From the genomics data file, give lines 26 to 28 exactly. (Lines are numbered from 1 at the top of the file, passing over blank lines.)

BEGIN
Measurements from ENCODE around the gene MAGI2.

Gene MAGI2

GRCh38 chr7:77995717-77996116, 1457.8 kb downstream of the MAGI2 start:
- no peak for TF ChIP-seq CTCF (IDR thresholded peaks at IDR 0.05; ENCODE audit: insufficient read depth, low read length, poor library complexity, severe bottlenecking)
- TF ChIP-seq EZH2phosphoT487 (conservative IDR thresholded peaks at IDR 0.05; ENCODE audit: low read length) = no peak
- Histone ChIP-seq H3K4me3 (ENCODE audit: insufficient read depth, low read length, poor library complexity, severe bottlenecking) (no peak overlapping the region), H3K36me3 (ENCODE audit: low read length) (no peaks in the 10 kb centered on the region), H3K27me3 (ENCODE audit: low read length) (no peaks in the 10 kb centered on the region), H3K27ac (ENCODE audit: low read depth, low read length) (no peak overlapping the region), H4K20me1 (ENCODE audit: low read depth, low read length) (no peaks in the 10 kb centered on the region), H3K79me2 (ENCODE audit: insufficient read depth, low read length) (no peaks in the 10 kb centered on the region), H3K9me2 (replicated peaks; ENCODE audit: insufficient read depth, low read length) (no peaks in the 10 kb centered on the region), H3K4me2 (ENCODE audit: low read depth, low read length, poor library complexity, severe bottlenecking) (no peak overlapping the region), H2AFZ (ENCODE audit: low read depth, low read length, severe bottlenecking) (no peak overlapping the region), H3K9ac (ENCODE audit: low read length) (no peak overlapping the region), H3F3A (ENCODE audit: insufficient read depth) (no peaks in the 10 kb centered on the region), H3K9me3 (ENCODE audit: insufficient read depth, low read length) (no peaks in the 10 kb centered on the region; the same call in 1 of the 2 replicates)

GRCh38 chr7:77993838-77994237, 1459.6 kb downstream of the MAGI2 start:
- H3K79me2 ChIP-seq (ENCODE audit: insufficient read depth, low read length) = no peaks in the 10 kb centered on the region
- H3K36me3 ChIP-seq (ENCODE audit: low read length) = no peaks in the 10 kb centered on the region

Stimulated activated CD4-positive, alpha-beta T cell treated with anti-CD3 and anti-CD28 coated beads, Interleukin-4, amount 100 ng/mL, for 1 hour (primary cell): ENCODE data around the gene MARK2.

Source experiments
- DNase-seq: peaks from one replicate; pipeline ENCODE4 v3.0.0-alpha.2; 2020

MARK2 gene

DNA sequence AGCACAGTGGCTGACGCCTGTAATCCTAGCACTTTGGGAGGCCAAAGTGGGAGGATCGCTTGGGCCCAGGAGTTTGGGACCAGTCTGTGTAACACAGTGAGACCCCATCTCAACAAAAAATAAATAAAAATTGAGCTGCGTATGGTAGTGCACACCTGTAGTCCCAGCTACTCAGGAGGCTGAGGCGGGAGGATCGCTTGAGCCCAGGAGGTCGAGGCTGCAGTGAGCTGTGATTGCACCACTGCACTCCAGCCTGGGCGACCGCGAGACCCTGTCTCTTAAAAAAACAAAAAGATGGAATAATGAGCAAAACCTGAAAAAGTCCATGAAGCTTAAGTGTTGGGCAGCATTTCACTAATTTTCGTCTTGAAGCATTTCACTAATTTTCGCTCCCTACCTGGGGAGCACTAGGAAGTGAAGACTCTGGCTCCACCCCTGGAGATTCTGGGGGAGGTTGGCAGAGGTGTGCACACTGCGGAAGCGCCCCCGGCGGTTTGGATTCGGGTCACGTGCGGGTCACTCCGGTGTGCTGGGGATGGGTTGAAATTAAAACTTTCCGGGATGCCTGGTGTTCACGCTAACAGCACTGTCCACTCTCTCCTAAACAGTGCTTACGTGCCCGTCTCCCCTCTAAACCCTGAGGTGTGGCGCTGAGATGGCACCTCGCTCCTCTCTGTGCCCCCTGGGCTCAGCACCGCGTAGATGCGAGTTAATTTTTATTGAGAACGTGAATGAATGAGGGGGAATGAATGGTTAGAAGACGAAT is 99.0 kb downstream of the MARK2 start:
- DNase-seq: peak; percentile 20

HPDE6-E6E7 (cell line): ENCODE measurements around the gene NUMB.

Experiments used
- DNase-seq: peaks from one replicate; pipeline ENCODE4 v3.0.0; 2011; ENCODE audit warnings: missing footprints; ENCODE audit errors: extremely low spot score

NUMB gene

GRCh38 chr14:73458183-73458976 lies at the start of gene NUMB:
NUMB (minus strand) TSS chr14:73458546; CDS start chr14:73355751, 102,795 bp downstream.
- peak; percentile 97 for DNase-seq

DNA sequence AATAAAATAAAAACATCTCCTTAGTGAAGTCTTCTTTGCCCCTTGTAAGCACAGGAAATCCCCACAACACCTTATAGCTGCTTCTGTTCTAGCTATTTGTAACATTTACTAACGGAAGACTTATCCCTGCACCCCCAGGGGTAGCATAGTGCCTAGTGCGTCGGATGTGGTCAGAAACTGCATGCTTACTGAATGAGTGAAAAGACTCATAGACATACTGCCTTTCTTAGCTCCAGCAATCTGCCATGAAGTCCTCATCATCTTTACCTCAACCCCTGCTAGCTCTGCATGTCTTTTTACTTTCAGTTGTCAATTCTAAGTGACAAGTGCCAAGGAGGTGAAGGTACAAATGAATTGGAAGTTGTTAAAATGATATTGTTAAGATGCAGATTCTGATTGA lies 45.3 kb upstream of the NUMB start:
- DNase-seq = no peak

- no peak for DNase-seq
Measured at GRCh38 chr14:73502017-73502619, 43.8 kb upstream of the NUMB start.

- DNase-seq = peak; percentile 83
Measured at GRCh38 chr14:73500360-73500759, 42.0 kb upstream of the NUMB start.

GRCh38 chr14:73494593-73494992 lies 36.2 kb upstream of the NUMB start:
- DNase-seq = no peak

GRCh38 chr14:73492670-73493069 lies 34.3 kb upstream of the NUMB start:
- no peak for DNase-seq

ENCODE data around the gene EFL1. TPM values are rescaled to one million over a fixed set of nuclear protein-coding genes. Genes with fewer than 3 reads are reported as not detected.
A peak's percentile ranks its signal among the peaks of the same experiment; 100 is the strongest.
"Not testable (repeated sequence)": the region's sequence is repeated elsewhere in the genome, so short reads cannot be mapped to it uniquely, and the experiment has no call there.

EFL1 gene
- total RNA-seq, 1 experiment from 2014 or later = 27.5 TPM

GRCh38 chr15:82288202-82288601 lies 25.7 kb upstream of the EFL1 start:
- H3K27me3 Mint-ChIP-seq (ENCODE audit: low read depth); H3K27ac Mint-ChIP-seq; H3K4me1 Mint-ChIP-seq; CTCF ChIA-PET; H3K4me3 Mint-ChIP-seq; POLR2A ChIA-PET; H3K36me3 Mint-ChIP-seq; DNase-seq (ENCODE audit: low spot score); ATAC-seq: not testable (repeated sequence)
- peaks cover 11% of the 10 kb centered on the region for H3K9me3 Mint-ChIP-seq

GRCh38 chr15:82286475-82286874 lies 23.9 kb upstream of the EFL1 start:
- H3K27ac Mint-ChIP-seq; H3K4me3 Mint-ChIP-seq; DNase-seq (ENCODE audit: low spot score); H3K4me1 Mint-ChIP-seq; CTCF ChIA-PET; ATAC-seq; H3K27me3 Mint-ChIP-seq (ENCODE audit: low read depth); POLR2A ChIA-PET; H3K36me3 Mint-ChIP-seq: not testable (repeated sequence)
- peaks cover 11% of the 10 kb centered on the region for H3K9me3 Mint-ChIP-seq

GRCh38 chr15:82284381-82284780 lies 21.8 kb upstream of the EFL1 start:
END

Measured at GRCh38 chr14:73502017-73502619, 43.8 kb upstream of the NUMB start.

- DNase-seq = peak; percentile 83
Measured at GRCh38 chr14:73500360-73500759, 42.0 kb upstream of the NUMB start.